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In June 2011, September was weeks away, and the full dread of the approaching anniversary hadn’t yet settled on New York City’s residents. But from One Police Plaza to the FBI’s grim headquarters in Washington, DC, the top brass harbors a rumbling in the gut. Each person who works for them down the line shares their unease, from every rookie cop walking the beat to the lowliest surveillance specialist. And Archer Landis is about to get caught up in their fixation. Landis is not one of his city’s guardians, and a different sort of electricity runs under his skin on this warm Thursday evening. A highly successful Manhattan architect—a man you’d say has his life totally, enviably, in order—Landis works the room at a Midtown reception, shaking hands, being seen, accompanying his cheerful greetings with the convivial clinking of ice in an untouched glass of single malt. When the noisy crowd becomes sufficiently dense, and everyone present can say they’ve seen him, he will slip away. Out on Fifth Avenue, he will grab a cab for the run south to Julia’s Chelsea apartment.

It’s a trip that will hurtle him into deadly danger. Everyone and everything he cares about most will be threatened, and he will have to discover whether he has the courage to fight his way clear.

The Big Thrill reached out to author Victoria Weisfeld for a quick chat about her latest crime thriller, ARCHITECT OF COURAGE:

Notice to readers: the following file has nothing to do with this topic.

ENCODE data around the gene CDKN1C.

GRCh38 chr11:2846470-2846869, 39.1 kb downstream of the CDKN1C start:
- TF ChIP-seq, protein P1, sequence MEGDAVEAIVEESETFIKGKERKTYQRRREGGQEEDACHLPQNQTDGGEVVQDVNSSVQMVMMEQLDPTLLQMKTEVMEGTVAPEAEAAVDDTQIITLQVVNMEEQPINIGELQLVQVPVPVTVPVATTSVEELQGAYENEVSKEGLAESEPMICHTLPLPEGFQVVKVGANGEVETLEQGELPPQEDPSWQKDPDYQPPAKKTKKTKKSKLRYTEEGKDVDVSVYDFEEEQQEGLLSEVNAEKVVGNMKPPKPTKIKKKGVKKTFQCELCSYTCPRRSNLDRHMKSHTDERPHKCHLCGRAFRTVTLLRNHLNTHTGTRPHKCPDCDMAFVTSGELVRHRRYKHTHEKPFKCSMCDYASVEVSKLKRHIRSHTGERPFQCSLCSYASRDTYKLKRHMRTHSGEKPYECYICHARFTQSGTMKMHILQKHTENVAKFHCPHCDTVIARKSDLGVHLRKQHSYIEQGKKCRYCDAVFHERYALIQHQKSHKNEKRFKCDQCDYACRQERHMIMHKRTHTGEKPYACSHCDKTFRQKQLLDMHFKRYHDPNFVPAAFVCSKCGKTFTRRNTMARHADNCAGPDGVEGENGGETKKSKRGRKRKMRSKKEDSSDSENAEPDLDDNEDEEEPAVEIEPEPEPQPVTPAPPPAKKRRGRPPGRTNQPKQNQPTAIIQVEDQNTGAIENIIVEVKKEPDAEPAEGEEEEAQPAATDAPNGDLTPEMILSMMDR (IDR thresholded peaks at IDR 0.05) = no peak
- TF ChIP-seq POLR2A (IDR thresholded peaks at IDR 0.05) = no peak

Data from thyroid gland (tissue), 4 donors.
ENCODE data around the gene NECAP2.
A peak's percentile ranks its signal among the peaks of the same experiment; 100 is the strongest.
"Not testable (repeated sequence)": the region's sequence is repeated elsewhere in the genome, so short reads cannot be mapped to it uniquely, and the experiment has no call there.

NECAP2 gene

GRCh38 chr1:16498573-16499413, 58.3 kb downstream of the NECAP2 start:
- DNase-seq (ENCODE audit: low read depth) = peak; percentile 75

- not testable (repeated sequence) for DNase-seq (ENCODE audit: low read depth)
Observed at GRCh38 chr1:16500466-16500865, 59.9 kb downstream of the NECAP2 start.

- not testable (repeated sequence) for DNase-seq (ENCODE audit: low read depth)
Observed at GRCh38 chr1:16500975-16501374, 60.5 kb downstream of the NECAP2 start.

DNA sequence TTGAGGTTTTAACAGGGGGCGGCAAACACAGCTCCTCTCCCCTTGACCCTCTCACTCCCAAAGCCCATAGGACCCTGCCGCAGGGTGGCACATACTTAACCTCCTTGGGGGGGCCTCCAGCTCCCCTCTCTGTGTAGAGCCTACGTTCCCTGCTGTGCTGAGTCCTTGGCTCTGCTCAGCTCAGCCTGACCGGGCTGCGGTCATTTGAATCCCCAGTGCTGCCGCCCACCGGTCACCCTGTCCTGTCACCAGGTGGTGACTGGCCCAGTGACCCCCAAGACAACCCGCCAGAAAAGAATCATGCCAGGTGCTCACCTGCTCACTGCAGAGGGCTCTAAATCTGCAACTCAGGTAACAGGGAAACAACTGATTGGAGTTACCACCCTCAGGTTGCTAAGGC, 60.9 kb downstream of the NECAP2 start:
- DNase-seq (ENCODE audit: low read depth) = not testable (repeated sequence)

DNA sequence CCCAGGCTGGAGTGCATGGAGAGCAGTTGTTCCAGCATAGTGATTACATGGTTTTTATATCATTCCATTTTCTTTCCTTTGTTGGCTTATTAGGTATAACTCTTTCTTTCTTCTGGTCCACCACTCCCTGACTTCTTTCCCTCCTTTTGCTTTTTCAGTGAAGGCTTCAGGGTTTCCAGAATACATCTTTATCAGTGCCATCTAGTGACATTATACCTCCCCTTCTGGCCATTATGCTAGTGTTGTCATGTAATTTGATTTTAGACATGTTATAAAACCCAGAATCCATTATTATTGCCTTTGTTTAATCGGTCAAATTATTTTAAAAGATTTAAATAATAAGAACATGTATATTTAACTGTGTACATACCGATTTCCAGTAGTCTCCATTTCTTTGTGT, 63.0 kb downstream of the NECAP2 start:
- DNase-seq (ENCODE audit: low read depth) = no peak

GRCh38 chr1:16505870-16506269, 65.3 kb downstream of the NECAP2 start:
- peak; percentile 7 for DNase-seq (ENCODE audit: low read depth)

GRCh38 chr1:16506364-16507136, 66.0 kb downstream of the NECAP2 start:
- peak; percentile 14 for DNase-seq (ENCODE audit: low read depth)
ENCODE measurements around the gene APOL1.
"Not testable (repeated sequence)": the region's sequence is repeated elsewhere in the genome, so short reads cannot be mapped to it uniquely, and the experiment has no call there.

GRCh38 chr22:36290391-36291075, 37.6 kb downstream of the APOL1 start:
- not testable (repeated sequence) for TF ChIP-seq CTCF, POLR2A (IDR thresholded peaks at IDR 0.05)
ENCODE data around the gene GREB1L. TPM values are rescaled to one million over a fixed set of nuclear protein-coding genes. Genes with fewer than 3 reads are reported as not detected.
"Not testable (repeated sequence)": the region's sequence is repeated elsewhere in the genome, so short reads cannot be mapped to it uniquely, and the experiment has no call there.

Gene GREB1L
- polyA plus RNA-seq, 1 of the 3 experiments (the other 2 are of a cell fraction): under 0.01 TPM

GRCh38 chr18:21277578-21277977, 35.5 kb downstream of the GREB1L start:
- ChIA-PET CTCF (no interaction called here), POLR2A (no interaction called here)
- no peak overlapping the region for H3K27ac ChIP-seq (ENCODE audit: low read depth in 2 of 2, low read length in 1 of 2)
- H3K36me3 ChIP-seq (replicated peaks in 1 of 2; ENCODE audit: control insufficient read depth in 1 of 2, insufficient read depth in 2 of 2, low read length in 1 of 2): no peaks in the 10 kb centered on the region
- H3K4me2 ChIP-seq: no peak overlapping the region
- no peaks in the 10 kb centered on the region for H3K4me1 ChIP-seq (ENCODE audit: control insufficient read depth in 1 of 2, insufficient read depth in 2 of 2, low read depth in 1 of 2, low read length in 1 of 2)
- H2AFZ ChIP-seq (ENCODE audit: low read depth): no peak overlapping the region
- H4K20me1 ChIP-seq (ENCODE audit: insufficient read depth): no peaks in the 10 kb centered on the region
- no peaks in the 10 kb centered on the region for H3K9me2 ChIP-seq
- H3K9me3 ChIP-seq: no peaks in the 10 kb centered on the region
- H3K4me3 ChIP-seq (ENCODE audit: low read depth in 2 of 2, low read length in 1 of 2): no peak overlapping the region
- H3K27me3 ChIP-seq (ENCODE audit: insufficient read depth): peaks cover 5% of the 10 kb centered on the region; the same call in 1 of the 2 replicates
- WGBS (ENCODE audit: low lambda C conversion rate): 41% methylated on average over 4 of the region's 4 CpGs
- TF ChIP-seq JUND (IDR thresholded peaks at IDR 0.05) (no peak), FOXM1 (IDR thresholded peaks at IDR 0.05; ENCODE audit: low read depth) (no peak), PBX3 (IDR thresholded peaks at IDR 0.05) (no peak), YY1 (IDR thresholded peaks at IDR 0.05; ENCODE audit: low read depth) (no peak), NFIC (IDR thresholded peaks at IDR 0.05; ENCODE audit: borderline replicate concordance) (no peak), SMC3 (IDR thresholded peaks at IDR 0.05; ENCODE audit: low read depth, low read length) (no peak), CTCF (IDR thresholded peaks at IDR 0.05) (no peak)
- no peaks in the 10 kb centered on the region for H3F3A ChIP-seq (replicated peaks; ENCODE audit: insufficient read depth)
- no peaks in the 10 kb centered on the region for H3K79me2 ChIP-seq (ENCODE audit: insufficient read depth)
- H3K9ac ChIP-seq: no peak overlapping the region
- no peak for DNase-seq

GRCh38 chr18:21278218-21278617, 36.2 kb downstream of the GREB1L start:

What do you hope readers will take away from this book?

Most of all, I hope readers will find it an exciting adventure that, along the way, shows the risks in making assumptions about people and the ability of an ordinary person to find ways to accomplish extraordinary things.

What attracts you to this book’s genre?

Crime fiction, mysteries, and thrillers, broadly, are the genres I most enjoy reading. I’m especially drawn to stories where protagonists are thrust into situations, unprepared, and must improvise, drawing on internal resources they didn’t realize they had.

How does this book make a contribution to the genre?

Today, we see limited tolerance for people of different racial and national origins, religious views, and gender identity. In this novel, the easy assumptions about a murdered woman—and those responsible for her death—are challenged. People’s blinders can be exactly that.

Without spoilers, are there any genre conventions you wanted to upend or challenge with this book?

My protagonist, Archer Landis, is thrust into a set of tragic and dangerous circumstances, but his professional life doesn’t and cannot come to a stop. Unlike characters who seem to have no life outside the story they’re in, he uses the tragedies to inspire new ways of working and a long-shot quest.


Victoria Weisfeld’s short stories have appeared in leading mystery magazines and various anthologies, winning awards from the Short Mystery Fiction Society and the Public Safety Writers Association. She’s a book reviewer for the UK website and blogs at

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